In my time as an IDOL Mentor, I’ve learned that support can have many different faces. Support can look like encouragement. Maybe a mentee is hitting a roadblock in their journey and just needs a little encouragement to get unstuck. Support can also look like resources. Maybe a mentee wants to know more about a particular skill or idea and isn’t sure where to go for the information. Support is also listening. Maybe a mentee just needs someone to talk to about a project they’re working on or about how they are feeling in their career transition. Support really does have many different faces. It’s about reading what the mentee needs in that moment and responding accordingly.

 

Lesson 5: Create Space for Open Communication

In my early days as a mentor, I assumed that mentees would come to me if they were struggling or needed advice beyond our weekly group meetings. While some do feel comfortable reaching out to me directly, there are some that may not feel as comfortable. I’ve learned that if I make the extra effort to create a space of open communication then more mentees will come forward when they need something. I never want anyone to suffer in silence with overwhelm or uncertainty. I want to fill the need if I’m able. I learned to start asking more questions in group sessions about how they’re doing and how they’re feeling. This has helped to create a larger space for honest communication about thoughts and feelings that they may be experiencing. I also think having that space in our group helps us to see that there are others with similar feelings. At the end of the day, I want everyone to feel seen, heard, and supported.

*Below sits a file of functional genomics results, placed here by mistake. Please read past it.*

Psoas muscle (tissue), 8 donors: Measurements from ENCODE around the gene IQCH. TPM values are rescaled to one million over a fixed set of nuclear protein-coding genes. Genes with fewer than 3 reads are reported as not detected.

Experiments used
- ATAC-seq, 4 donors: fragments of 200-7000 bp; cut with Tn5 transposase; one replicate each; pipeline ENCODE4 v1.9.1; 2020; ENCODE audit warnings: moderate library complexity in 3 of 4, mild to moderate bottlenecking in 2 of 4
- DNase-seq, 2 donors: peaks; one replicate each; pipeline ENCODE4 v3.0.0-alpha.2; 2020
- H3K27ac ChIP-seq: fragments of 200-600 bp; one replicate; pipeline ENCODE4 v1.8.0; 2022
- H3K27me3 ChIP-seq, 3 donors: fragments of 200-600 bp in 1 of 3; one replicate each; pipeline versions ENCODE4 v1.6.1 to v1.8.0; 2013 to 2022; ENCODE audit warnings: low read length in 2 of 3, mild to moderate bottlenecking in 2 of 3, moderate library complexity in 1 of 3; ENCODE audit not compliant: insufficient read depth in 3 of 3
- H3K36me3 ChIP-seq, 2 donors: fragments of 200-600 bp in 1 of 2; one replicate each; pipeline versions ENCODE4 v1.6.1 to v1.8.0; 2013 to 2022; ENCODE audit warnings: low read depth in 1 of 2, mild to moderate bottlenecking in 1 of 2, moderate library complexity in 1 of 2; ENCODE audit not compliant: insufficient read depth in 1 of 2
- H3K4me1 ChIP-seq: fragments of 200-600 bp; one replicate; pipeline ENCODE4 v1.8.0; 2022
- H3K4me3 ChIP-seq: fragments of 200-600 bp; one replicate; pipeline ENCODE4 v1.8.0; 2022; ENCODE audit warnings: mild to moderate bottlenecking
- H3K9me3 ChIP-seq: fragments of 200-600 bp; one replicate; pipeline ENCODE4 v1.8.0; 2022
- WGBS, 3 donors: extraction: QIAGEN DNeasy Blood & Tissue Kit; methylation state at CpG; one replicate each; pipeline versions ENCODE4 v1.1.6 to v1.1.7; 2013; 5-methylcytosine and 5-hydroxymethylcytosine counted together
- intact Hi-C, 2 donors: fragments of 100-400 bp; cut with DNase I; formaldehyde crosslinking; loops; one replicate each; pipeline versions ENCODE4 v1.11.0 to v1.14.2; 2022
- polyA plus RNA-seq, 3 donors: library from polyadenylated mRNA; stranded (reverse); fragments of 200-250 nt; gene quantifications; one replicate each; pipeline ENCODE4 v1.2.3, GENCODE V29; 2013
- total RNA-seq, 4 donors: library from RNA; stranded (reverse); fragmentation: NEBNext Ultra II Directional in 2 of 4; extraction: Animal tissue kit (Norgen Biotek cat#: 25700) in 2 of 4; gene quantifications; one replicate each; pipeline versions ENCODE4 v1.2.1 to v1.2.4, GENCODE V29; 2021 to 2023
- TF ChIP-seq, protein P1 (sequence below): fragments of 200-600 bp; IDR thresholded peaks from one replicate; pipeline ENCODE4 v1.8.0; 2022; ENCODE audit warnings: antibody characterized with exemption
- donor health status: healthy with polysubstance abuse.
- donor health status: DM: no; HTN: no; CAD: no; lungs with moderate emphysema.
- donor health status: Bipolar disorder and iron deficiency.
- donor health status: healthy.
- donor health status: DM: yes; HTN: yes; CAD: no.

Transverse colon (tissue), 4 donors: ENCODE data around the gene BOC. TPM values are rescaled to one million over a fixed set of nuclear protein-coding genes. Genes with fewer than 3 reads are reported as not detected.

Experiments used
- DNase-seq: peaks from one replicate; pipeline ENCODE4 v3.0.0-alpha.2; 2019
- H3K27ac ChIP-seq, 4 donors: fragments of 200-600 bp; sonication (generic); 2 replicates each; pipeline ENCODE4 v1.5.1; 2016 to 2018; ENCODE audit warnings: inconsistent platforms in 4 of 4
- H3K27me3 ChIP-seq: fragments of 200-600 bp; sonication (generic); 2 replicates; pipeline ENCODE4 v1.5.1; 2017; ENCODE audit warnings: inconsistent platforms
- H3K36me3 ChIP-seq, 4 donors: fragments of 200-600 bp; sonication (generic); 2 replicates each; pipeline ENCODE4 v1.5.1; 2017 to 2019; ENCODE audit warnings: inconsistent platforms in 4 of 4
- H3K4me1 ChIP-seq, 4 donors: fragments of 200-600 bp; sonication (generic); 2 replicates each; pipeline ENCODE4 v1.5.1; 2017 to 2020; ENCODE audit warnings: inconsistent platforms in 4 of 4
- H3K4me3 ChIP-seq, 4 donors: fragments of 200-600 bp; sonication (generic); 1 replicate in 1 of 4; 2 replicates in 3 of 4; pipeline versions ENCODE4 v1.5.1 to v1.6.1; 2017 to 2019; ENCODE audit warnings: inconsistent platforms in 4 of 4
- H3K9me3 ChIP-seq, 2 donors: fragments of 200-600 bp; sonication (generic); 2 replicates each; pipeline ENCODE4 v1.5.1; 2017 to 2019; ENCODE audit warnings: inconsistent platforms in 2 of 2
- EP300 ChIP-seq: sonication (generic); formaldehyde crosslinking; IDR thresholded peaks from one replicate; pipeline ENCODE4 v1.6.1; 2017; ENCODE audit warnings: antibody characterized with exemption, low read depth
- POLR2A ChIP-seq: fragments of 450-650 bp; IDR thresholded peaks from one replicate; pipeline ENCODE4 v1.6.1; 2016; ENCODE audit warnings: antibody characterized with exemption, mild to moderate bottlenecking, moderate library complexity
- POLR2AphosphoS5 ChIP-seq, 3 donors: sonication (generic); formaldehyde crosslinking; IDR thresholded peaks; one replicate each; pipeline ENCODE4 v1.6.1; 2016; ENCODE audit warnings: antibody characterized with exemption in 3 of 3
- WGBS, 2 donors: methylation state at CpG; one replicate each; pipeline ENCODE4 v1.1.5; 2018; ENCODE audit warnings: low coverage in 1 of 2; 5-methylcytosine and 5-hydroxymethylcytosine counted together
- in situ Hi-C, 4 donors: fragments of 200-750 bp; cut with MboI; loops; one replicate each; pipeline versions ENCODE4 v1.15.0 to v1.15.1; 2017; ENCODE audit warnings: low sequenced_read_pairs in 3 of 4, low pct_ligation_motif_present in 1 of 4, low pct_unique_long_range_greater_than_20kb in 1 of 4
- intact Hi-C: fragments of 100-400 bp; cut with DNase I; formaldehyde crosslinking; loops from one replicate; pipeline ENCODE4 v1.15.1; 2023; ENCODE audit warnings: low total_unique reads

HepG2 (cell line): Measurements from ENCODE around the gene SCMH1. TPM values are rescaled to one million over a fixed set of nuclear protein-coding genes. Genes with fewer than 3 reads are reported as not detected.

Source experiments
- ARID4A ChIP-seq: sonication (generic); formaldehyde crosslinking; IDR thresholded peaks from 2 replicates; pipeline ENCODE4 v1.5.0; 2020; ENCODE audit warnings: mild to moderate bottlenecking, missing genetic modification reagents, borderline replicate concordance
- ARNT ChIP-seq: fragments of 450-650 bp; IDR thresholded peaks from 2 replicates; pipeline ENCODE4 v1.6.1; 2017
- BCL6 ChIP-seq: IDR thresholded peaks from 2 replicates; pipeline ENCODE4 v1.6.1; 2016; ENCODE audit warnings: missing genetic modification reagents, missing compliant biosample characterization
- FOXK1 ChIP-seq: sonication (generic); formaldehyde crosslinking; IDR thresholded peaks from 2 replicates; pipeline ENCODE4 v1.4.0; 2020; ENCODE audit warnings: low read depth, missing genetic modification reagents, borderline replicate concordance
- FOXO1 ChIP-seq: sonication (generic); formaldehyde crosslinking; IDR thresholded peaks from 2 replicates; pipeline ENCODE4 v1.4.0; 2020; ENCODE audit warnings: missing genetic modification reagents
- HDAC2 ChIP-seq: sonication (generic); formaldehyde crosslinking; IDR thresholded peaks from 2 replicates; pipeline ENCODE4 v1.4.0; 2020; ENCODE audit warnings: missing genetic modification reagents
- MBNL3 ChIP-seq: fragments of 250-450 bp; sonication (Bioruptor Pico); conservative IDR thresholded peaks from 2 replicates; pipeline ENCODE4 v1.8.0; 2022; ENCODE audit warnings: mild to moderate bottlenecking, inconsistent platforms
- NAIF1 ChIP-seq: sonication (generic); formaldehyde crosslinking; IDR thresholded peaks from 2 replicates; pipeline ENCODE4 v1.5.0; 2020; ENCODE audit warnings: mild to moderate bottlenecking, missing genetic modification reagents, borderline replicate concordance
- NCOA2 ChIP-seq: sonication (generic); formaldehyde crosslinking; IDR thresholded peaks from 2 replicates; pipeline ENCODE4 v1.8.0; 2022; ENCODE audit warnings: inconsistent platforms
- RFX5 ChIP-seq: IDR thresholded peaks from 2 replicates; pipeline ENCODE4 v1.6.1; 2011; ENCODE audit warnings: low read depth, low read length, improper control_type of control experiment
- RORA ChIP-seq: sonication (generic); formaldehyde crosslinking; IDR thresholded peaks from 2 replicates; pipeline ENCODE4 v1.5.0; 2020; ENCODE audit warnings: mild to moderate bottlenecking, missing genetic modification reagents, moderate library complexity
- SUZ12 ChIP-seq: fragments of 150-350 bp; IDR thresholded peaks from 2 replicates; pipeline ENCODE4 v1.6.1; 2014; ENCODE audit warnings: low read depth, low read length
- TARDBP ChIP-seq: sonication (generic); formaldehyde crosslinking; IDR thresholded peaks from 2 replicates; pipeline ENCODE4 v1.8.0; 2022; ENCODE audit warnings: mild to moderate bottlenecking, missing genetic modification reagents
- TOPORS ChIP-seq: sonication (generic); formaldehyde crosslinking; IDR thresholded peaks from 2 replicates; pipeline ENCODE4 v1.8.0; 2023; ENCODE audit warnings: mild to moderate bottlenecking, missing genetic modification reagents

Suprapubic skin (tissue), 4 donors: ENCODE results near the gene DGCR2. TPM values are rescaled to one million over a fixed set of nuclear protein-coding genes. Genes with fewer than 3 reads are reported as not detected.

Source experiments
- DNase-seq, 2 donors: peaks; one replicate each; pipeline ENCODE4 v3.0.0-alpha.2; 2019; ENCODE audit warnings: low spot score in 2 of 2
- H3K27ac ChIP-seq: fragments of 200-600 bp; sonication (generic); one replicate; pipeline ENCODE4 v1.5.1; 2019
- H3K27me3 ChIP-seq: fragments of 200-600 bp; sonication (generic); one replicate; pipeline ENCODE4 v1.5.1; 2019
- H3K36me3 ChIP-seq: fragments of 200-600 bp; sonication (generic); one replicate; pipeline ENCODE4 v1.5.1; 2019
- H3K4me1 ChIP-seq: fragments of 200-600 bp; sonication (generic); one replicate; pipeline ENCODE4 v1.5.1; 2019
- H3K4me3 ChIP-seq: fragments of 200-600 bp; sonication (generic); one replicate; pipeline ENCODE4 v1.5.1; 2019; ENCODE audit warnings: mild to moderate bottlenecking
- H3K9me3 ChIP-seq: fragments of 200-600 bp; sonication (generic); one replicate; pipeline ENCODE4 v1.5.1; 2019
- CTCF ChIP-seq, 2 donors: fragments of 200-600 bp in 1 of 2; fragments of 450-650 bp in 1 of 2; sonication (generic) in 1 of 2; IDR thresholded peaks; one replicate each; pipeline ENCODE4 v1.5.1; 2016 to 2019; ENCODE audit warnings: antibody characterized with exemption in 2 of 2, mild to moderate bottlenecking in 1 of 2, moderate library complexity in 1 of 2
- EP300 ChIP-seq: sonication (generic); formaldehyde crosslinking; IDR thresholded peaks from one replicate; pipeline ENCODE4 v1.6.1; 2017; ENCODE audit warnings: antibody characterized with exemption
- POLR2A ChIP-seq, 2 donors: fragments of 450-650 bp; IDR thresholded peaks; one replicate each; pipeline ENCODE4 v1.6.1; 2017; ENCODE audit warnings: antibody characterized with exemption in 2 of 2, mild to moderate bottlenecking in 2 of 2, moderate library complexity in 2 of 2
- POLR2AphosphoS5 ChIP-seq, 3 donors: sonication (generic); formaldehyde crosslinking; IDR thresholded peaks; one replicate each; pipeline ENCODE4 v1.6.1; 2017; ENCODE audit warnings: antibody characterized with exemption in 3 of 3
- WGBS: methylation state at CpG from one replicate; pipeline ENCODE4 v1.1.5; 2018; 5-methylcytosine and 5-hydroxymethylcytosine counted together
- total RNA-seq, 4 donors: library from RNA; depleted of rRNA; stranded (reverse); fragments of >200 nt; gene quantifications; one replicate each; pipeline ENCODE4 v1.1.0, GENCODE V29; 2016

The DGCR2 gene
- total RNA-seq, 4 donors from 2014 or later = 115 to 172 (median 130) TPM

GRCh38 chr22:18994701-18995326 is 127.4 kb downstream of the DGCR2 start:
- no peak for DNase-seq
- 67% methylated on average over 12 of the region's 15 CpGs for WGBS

Final Thoughts

Being an IDOL Mentor has taught me so much about what it means to guide and support someone through a career transition. Ultimately, I’ve learned success as a mentor doesn’t come from always knowing all the answers or doing everything perfectly. Success comes from a willingness to genuinely help someone else succeed on their own path. To see the need and fill it.  Success also comes from a willingness to offer advice, be an ear to listen, and to always come with an empathetic perspective. The weight of the mentor role is not lost on me. I strive to improve my own approach and perspective in order to be the best mentor I can be for my mentees. True success in my role as an IDOL mentor is watching my mentees succeed on their own path, while I walk alongside them, cheering them on.

 

“A mentor is not someone who walks ahead of us and tells us how they did it. A mentor is someone who walks alongside us to guide us on what we can do.” –Simon Sinek

 

Written By: Amanda McCroskey

 

Amanda is a former teacher turned Instructional Designer and eLearning Developer. She is an IDOL courses Academy Alumni and IDOL Mentor. Amanda enjoys helping aspiring Instructional Designers navigate their own IDOL path. She also loves using her ID skills to create engaging learning experiences that help learners grow and succeed in their jobs. When she’s not working on ID projects, Amanda loves traveling to new places, learning new ideas, and spending quality time with family and friends. Connect with Amanda on LinkedIn or check out her portfolio